Natural Dyes 101 with Cochineal and Madder Root

Natural dyes have been around for thousands of years. It wasn't until 1856 when the first synthetic dye, Mauveine, was discovered and put into production by William Henry Perkin. Before that there were no alternatives to extracting color from plants, fungus, a few insects and some special species of mollusks. But these traditional dye sources provide color with subtle variation and texture that is hard to replicate with synthetic dye, and the preparation of your own dyestuffs is as much a part of the art of dyeing as is the final product. In this tutorial we will share a basic natural dye recipe using madder and cochineal, but this technique works for most natural dyes on wool and silk.

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Getting started

The Method:

1. Prewash your yarn with Kieralon and rinse well. We split each skein so each pot had 8 oz. of yarn total, 4 oz. of each wool and silk.

2. To mordant the yarn, simmer together with 1.75 tsp of alum per lb. of fiber and, optionally, 1 teaspoon cream of tartar for 1 hour. Allow the fiber to cool in the solution and then squeeze out excess water from material.

Pre-wash then simmer with Alum

Pro tip: You can allow the yarn/fabric to dry if you want to stockpile some pre-mordanted material, but you want to use it in about a month as over time the alum can degrade the fiber.

3. Measure and simmer your dyestuff for an hour using enough water so your fabric can move freely once you add it. You may need to chop up larger roots, such as when you use raw madder. This is best done the day before you dye. You can mordant your yarn at the same time so it is all ready to go the next day.

Measure dyestuffs

Simmer dyestuffs

Pro-tip(s): Most natural dyestuffs like to be soaked overnight for some of the darkest shades. We prepped our dyestuffs in a blender with water and let them soak overnight. We used 50% weight of goods for the ground madder and 20% weight of goods for the cochineal. We also strained the dyestuffs and made "tea bags" with some scrap muslin so there wouldn't be loose floating plant matter when we added our yarns. Check out these great videos from Kimberly Baxter Packwood for more tips and tricks to get the most color out of your dyestuffs:
Prepping madder root
Making a cochineal extract

We made a teabag for our dyestuffs

4. If you didn't make a tea bag, strain out any roots, shavings, etc. and pour your extract liquid into your pot. Coffee filters or some scrap fabric work great for this. You can re-soak the dyestuff you strained out to make a paler dye bath too, so don't toss it. If you made a tea bag just take it out and set it aside.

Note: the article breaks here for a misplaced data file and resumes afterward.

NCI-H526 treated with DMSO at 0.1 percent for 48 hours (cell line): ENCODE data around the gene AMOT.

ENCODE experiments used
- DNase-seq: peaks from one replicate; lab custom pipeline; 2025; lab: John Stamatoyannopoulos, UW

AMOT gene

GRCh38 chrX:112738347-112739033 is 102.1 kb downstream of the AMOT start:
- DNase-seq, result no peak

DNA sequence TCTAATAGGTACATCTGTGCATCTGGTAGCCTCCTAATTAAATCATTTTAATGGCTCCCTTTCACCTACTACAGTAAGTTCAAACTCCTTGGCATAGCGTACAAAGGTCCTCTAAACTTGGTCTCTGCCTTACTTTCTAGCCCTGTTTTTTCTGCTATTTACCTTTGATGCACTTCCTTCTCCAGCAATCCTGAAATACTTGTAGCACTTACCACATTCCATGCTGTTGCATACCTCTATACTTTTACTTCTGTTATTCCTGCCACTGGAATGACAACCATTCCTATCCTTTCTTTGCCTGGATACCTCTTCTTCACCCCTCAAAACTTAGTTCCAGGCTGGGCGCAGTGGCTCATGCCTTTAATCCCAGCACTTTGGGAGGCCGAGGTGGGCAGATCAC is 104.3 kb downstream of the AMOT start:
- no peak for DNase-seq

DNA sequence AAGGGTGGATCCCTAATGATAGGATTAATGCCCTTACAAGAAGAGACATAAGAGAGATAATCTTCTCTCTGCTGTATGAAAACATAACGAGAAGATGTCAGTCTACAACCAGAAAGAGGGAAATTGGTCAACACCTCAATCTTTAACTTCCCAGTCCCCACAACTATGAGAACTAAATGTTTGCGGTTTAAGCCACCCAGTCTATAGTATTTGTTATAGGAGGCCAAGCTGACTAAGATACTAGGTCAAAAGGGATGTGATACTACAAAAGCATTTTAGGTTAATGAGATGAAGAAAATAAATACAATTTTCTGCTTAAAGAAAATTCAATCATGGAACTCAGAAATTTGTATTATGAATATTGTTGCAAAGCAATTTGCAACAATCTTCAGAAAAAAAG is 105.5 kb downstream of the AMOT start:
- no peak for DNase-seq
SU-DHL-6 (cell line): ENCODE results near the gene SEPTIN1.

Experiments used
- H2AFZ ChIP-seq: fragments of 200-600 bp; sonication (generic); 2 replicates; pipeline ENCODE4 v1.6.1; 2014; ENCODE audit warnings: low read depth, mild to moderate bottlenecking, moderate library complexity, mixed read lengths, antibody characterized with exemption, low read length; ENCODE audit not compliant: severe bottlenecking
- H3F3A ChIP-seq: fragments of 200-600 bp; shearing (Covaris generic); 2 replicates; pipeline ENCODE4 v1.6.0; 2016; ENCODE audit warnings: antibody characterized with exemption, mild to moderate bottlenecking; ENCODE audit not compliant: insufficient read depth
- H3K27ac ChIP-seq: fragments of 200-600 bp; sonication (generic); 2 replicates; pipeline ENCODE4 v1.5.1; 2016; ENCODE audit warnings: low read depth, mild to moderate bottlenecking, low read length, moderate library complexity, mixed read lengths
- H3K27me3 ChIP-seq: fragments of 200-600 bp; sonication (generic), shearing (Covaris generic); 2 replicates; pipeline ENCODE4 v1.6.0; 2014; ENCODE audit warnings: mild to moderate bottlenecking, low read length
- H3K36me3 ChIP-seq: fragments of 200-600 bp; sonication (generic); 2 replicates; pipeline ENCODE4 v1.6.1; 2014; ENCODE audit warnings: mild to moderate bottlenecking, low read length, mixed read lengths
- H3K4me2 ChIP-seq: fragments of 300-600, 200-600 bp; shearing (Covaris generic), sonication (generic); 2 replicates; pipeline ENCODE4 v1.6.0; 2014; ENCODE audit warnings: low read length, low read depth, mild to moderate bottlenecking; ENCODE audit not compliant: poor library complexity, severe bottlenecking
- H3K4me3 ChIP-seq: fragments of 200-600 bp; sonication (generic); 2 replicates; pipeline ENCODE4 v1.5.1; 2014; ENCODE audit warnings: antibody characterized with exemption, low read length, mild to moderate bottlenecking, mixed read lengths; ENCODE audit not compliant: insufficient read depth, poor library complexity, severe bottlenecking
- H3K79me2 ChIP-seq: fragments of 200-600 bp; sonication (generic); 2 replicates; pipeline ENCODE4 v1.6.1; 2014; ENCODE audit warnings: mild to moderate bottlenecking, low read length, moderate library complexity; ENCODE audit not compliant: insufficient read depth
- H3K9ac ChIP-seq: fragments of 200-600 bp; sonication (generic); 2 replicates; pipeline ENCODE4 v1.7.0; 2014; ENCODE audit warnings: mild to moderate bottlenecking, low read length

Inside the teabag

5. Add your wet yarns and simmer for another hour, then allow to cool in the dye bath for maximum color absorption. Be sure to stir periodically for even dyeing, turning the yarn/fabric frequently while simmering. You can save and re-use the dyebath for lighter shades.

Add wet yarns to tea

Be sure to stir

Pro-tip: Keep the madder below 200 degrees, around 180 is best. Any hotter and the red dye compounds will break down and your color will shift towards yellow and orange.

Same process with our other natural dye

Looking good!

6. Give the yarn/fabric a final gentle wash with Kieralon and rinse until the water is clear.

Dharma uses this simple recipe to get these great colors with our natural dyes so you can have a reference for the colors they will give.

Rinse until water is clear and wash

Dry and twist for use

Keep in mind there are many recipes and mordants that will yield a wide range of colors and shades from each dye material, so consult a natural dye book for more on this. A great resource that we carry Wild Color: Revised and Updated Edition.

Indigo is in a class by itself, so a different recipe is used, also available on our website.

Finished examples 1

Finished examples 2

Left to Right: Gaia Organic Worsted with Cochineal, Soie Naturelle with Cochineal, Gaia Organic Worsted with Madder, Soie Naturelle with Madder

For the deepest colors, use a ratio of 1 to 1 by weight, dyestuff to fabric, or 2 oz. dye to 2 oz. fabric, but you can still get good colors using much less dye. We used about 3-4 tablespoons per yard of fabric. Cochineal is an exception as it is very concentrated, so use only a 20% ratio of dye to fabric. Experimentation is the best way to determine the right amount of dye for the type of fabric you are using and the color. We found the silk and velvet absorbed colors the deepest. Some cottons will yield different and deeper shades using Tara Powder (a form of tannic acid) as a mordant with soda ash as an assist. Don't forget that the dyebaths can be re-used to get lighter shades.

Yellows can be overdyed with indigo to get shades of green, and reds overdyed with indigo will give purples.

Something fun to try:

Madder will shift color as you change the pH of the water. Try dyeing up some samples in mason jars and vary the pH of the water with a little citric acid or soda ash. A lower acid pH (citric acid) will shift the color more orange, and higher more alkali pH (soda ash) will shift the color to bluer/darker hues.

More information on cochineal...

A bit about the history of the color red...

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